The purpose of the research is to identify the meaning and content of the community law principle of effective legal and judicial protection for the new asylum directives and regulations under Title IV EC Treaty. In EC law, fundamental rights are effectuated in the form of principles of community law, formulated by the Court of Justice. Though these principles are inspired by human rights treaties, the principles have an autonomous content. Expectedly, in asylum cases, a unified guiding principle will emerge for clarifying the scope and application of unclear or unsatisfactory provisions of the relevant new asylum directives and regulations.
- Drs. B. Straathof, Article 22, Convention of the Rights of the Child, rights of refugee children.
Key questions of this topic concern the exact scope of ‘appropriate protection and humanitarian assistance’; the meaning and extent of the references in the Convention to relevant rights laid down in international human rights instruments and humanitarian instruments; the impact of periodic reports to the Committee on the Rights of the Child by States Parties on the improvement of treatment and protection of refugee children; and the influence of the Convention on UNHCR policies and standards of protection for refugee children.
- C. Smyth (B.A., LL.B, LL.M), Rights of the child in EC immigration and asylum legislation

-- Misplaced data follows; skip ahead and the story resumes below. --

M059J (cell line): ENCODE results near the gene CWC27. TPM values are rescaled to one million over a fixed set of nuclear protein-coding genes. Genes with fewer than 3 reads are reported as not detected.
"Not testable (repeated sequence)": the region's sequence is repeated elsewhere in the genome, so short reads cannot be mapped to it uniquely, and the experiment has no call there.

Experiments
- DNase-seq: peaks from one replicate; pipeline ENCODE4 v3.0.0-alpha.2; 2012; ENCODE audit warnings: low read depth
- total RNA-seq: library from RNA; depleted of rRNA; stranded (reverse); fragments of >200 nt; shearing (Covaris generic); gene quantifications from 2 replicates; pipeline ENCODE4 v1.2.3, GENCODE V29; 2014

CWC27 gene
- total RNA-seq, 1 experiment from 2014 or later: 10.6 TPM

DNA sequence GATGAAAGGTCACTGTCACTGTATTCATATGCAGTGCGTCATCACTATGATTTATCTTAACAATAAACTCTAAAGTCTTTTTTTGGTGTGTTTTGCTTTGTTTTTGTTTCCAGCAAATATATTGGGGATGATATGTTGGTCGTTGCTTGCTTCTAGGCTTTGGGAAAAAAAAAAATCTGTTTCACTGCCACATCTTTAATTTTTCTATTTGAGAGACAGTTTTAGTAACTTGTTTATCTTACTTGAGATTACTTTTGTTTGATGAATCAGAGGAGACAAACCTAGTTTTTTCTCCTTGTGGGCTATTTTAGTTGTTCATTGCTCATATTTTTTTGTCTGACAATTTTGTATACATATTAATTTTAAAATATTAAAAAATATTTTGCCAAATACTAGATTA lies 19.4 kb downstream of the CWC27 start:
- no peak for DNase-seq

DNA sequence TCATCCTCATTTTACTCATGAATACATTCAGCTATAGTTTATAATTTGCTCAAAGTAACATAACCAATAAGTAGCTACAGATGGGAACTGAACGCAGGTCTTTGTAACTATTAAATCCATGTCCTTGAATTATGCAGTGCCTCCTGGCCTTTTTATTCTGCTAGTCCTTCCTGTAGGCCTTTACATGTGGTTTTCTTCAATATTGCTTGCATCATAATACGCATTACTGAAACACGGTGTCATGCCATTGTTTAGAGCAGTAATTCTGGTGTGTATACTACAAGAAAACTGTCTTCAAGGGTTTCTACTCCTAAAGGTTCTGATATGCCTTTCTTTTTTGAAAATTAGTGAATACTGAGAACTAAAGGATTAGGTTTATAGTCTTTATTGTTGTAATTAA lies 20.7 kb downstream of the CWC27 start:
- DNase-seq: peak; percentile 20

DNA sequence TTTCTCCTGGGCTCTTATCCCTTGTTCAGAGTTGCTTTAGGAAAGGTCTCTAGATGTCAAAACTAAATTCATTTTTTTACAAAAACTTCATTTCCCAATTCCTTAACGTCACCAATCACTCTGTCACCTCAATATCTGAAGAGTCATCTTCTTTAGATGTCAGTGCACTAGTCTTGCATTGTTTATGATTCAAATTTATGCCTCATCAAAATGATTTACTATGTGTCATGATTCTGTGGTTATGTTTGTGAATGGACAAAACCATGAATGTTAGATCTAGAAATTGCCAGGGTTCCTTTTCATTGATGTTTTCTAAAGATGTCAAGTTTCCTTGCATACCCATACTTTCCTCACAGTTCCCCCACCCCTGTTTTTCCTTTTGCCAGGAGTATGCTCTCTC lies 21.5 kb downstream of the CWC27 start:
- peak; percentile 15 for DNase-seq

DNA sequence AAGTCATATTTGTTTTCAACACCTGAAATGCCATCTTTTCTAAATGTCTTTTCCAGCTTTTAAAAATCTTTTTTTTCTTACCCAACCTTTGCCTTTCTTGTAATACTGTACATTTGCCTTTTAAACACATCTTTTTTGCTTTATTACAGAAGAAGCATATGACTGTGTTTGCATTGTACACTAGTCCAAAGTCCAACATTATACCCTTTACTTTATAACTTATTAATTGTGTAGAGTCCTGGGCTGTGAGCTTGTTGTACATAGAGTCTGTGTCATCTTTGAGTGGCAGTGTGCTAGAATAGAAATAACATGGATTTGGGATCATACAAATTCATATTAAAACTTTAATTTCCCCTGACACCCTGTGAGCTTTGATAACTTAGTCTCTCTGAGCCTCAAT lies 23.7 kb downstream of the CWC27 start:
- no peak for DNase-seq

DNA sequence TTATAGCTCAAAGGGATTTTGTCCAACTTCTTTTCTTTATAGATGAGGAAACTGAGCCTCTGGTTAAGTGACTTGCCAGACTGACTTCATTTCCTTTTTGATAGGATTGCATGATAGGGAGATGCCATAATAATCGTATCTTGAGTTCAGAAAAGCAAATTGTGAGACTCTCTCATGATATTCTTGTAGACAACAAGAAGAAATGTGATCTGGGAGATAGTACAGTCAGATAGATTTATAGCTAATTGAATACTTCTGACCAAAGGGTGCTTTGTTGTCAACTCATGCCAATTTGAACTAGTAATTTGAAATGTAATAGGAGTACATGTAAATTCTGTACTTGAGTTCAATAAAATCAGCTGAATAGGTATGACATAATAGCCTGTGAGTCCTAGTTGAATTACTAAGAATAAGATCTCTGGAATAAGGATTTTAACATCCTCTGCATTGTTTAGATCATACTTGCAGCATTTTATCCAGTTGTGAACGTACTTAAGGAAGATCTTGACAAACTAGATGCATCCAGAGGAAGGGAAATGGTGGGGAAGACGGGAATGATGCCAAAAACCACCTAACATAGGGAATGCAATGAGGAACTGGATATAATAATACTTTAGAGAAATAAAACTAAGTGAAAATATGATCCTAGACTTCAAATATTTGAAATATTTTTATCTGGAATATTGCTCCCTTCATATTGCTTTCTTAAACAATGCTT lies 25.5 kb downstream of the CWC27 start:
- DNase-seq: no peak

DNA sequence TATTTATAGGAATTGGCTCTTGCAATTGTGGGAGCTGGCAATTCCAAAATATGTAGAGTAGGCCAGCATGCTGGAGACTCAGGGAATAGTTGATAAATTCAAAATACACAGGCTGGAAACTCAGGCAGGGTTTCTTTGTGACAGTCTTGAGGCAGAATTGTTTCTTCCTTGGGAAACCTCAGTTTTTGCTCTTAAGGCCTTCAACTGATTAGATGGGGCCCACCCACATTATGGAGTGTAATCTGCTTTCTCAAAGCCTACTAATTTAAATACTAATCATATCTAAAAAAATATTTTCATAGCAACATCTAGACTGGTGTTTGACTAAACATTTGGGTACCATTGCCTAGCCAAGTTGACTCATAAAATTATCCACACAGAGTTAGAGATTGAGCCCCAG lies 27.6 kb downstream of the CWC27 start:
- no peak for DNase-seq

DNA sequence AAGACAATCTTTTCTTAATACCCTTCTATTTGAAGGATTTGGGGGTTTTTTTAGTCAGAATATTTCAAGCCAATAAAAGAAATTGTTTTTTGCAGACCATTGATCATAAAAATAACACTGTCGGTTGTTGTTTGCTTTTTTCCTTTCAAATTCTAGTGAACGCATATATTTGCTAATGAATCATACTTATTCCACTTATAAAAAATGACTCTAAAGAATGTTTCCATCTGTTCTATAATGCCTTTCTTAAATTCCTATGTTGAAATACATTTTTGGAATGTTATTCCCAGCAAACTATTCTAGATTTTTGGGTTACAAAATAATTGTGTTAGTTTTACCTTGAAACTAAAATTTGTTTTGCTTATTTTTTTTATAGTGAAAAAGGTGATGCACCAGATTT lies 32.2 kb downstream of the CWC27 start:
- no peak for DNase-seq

The research anticipates the coming together of two areas of law: the child rights in the Charter of Fundamental Rights and the Common European Asylum System. Previously, the connection was tenuous: the Charter was not legally binding and therefore there was no legal requirement that phase one CEAS should strictly conform to the rights therein. Now the connection is clear: the Charter it legally binding, ergo phase two CEAS must comply with it. In this context, this thesis seeks to explore the meaning of the child-specific rights in the Charter, in general and abstract terms, and in the specific context of asylum, in order to ascertain whether the rights are respected in the CEAS instruments.
This dissertation resorts under the programme entitled ‘Securing the rule of law in a world of multilevel jurisdiction’ of the Meijers Institute.
The Institute of Immigration Law carries out both short and long term research for third parties. In 2009, amongst others, research was conducted for the Ministry of VROM (naturalization), the Scientific Research and Documentation Center of Justice WODC (European Law and migration) and the European Fundamental Rights Agency (return procedures).
For questions about contract research please contact Prof. mr. P.R. Rodrigues (071-527 8822) or Mr. drs. G. G. Lodder (071-527 7727).